William E. Jones

  • A SEASON IN HELL

    DAVID WOJNAROWICZ first became widely known during the brief vogue of the East Village art scene in the 1980s, but he distinguished himself from his contemporaries with the seriousness of his literary interests and the depth of his rage. In a passage from his book Close to the Knives: A Memoir of Disintegration, he describes his writing as a way of overcoming alienation:

    I had almost died three times at the hands of people I’d sold my body to in those days and after coming off the street and adapting to familiar routines of working and living under a roof, I could barely speak when in the company
  • Vern Blosum

    Between 1961 and 1965, an artist using the pseudonym Vern Blosum made forty-four paintings of common objects in the style of Pop art. These attractive artifacts were sold by Leo Castelli to prestigious collections, while the abstract paintings to which the artist would devote most of his working life achieved little worldly success. This summer at Kunsthalle Bern, curator Lionel Bovier will assemble nearly the entire oeuvre of Blosum’s brief vogue. A catalogue raisonné of this work is also in preparation. However, the artist, who has lived to see the revival of interest

  • THEIR FAVORITE EXHIBITIONS OF THE YEAR

    To take stock of the past year, Artforum contacted an international group of artists to find out which exhibitions and events were, in their eyes, the very best of 2011.

    ERICKA BECKMAN

    Mary Reid Kelley, Sadie the Saddest Sadist (Armory Show, New York) Tucked away in the back of the Susanne Vielmetter Los Angeles Projects booth at the 2011 Armory Show was a monitor showing a costumed figure with exaggerated face paint, pacing in front of a hand-drawn black-and-white background. The piece was Mary Reid Kelley’s Sadie the Saddest Sadist, 2009, and the mixed metaphors, narrative snippets, and repurposed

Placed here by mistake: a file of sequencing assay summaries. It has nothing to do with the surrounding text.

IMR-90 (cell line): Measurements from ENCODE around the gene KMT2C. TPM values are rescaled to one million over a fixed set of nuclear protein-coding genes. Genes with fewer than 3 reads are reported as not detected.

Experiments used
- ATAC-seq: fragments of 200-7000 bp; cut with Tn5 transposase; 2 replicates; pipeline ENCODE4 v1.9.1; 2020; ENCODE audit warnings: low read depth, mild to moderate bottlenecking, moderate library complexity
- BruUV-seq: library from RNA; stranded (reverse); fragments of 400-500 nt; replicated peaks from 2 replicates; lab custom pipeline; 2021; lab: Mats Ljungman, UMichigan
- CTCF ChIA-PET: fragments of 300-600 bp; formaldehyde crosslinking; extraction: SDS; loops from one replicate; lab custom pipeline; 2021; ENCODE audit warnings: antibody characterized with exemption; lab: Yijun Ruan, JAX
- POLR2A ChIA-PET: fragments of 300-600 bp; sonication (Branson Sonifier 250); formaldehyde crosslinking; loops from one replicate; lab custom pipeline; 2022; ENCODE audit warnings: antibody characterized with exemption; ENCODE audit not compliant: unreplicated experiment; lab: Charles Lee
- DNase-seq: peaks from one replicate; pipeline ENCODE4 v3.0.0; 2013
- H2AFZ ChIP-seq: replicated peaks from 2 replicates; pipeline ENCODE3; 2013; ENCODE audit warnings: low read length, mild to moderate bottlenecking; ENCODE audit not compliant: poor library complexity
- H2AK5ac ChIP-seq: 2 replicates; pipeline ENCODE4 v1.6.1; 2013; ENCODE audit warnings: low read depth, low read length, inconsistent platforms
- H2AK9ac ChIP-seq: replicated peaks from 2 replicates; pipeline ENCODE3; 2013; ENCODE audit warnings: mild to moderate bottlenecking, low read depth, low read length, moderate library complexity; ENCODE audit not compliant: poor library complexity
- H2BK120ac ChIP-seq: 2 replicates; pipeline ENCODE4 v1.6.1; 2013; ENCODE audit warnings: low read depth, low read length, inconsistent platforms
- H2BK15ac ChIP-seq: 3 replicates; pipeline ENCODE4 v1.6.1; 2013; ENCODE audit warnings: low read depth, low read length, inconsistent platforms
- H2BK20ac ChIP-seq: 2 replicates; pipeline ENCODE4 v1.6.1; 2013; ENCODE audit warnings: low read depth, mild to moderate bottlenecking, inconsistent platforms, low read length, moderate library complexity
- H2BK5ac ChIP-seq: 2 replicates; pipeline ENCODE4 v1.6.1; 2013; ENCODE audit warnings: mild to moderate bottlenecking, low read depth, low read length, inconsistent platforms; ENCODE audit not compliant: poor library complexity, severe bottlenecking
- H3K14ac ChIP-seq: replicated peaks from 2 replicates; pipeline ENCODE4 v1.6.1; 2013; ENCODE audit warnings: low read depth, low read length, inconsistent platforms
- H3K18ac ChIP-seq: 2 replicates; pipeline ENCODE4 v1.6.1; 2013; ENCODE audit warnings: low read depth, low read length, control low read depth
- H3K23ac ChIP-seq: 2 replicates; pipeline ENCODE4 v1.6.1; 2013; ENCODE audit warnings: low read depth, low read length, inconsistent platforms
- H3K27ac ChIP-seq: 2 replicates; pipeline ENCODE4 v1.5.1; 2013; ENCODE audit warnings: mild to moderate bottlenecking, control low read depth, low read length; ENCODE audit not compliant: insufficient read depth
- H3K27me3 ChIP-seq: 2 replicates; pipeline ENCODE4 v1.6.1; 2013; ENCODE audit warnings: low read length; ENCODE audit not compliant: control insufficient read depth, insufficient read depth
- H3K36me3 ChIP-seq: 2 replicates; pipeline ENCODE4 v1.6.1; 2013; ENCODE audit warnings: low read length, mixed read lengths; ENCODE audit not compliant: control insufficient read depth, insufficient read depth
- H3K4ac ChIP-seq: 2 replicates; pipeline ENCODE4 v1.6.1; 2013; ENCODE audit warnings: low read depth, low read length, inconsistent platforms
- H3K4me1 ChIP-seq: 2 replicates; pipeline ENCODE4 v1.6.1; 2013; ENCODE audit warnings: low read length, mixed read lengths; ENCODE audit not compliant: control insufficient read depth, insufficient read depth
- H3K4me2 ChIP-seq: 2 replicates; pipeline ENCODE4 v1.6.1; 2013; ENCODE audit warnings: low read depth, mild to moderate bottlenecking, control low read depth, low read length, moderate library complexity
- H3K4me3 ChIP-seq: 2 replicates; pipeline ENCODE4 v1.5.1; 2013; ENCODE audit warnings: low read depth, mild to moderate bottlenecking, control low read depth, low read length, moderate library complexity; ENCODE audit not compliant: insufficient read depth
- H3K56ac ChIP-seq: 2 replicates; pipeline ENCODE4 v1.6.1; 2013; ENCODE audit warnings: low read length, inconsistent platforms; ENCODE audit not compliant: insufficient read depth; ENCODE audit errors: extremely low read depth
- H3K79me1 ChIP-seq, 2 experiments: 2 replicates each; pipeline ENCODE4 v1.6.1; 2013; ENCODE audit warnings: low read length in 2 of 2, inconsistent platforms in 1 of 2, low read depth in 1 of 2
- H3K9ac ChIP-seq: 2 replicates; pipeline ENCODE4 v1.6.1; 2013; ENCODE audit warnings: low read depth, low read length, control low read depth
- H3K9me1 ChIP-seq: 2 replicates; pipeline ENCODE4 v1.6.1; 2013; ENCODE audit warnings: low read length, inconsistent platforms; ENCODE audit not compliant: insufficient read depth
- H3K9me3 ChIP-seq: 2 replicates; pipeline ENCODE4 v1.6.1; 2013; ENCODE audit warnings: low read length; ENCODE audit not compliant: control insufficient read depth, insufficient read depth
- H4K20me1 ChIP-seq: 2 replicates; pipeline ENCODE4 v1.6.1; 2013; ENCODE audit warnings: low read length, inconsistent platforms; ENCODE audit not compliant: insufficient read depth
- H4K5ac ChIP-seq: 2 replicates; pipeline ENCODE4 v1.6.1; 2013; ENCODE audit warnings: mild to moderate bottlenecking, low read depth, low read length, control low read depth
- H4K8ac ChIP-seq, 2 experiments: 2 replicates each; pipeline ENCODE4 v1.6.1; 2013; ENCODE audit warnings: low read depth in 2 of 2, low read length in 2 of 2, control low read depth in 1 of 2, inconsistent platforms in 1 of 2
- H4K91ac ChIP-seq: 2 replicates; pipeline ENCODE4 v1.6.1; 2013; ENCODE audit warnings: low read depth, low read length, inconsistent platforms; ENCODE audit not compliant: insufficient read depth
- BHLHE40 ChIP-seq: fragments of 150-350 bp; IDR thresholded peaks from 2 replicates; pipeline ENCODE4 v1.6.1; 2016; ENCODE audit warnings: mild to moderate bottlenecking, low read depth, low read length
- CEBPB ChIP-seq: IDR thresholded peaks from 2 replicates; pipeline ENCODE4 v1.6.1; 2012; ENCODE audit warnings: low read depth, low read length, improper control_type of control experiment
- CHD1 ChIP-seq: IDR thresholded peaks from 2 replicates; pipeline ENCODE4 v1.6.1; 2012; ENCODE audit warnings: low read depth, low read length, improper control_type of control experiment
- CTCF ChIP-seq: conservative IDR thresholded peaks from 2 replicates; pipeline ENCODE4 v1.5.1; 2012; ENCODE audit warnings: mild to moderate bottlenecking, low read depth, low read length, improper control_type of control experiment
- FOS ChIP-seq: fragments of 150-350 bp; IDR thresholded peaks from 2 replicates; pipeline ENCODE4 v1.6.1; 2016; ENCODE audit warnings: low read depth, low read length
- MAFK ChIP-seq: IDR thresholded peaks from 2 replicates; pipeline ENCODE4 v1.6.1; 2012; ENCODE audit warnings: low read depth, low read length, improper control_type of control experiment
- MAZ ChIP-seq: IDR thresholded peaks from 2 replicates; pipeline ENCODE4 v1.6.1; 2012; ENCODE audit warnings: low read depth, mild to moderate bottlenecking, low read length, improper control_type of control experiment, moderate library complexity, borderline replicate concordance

• film August 23, 2008

    Halsted Plays Himself

    BORN IN LONG BEACH IN 1941 and raised all over the state of California, Fred Halsted rarely left his adopted city of Los Angeles. Capturing the city as few other films could, L.A. Plays Itself (1972), Halsted’s first film, has come to be regarded as a classic within the genre of gay porn. It looks more like an experimental film than a porno, and, in its time, it garnered Halsted the kind of celebrity that simply isn’t possible today. Halsted never held a regular job; he didn’t teach; he had no gallery representation; he had no agent; he didn’t shoot commercials or advertising campaigns; he didn’t

  • THEIR FAVORITE EXHIBITIONS OF THE YEAR

    To take stock of the past year, Artforum contacted an international group of artists to find out which exhibitions were, in their eyes, the very best of 2007. Contributions by ten of those artists have been reproduced below. For the rest, see the December issue of Artforum.

    CATHERINE SULLIVAN

    Daniel Mendel-Black, “The Paintings Are Alive” (Mandarin Gallery, Los Angeles) The eleven paintings in this show seemed to create a place for the palette of Play-Doh to oppress acrylic and oil into some perilous graphic universe of cynical optimism. Looking is like falling in these paintings; your eyes are